Reykjavik City Pools
Swimming is one of the most popular activities in Iceland. In fact, all Icelanders are required by law to learn swim and there are hundreds of pools located all over the country, with dozens in Reykjavik itself.
Like the Blue Lagoon, these pool aren’t naturally occurring hot springs, but the water does come from sources deep below the ground. All year-round, Icelanders and tourists head to these pools to relax, rejuvenate, and soak and swim in the warming waters.
Pools in Reykjavik
There are over a dozen public pools in Reykjavik. Some are outdoors, some are indoors, and some offer both indoor and outdoor portions in case of bad weather. Though the thought of soaking in a pool in the middle of winter in Iceland may seem strange, many people do it. The pools are kept quite hot (usually between 84 and 100 degrees Fahrenheit) so you will stay warm in the pool despite the cold temperatures outside.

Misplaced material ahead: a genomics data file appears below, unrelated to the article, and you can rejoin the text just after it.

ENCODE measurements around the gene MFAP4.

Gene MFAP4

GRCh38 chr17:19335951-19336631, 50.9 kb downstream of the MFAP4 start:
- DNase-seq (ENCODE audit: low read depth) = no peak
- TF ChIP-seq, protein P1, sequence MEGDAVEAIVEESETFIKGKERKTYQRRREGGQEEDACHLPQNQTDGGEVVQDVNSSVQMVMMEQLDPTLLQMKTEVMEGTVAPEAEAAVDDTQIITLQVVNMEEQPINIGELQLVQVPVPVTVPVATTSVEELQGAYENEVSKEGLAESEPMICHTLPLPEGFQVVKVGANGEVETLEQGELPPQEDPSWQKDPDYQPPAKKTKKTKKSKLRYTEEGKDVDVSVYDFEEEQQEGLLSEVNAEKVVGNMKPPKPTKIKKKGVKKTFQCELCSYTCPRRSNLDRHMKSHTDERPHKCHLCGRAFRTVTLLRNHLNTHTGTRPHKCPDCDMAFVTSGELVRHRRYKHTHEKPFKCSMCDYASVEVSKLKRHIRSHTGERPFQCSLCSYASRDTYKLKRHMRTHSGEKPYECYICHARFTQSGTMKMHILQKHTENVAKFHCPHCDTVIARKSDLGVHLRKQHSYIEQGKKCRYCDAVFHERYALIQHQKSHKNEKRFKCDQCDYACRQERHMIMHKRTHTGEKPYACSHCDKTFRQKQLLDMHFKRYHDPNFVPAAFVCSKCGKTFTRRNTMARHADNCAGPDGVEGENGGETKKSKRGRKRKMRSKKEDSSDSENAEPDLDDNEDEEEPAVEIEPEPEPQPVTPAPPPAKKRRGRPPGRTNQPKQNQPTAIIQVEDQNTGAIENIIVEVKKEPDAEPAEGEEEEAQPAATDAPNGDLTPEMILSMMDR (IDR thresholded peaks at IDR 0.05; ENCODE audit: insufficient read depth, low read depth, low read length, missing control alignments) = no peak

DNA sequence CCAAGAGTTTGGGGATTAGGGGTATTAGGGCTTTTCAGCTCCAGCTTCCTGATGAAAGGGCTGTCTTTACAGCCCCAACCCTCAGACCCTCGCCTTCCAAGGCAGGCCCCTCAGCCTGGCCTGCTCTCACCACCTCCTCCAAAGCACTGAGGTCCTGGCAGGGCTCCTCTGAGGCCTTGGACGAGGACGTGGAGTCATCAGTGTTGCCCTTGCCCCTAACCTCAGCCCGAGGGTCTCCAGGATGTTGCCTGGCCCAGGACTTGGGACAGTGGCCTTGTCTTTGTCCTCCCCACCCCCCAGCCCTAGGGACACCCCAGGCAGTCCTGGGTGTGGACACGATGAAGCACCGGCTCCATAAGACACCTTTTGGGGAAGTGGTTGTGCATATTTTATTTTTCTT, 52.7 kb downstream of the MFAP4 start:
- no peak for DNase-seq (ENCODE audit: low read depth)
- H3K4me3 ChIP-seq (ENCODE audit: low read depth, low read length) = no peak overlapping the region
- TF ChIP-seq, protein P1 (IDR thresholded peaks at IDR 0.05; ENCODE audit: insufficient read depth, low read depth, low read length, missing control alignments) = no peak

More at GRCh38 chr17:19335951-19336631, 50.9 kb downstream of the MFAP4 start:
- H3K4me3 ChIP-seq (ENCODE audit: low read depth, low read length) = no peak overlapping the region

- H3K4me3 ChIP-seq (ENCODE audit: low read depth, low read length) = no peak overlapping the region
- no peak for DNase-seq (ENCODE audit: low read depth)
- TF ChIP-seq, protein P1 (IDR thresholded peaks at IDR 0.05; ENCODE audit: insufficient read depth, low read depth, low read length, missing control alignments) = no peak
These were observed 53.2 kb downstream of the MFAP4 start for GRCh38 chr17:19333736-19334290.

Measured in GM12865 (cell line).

Some pools, like Árbaejarlaug, even have waterslides. Others, like Grafarvogs and Sundhollin offer services like hydro-massage.
The pools are generally open from early morning until late evening. Admission costs just 110 ISk per adult, with rental of bathing suit and towel available for an extra fee.
Pools in Iceland have their own set of rules and customs. Hygiene at the pools is very important to Icelanders, particularly because the pools aren’t very chlorinated. All visitors are required to shower thoroughly (signs in the showers even guide on where to pay special attention) without a bathing suit. Don’t worry about bearing all in front of a bunch of strangers. The Icelanders don’t care and the tourists are just as self-conscious as you are. Keep your eyes down and don’t worry about everyone else.
After your dip, you’ll take another shower (be sure to condition your hair well, as the pools can be drying) and then towel off before heading back to the locker area. Getting the floor wet in this area is frowned upon, so do your best not to drip.
Photo by blue eyes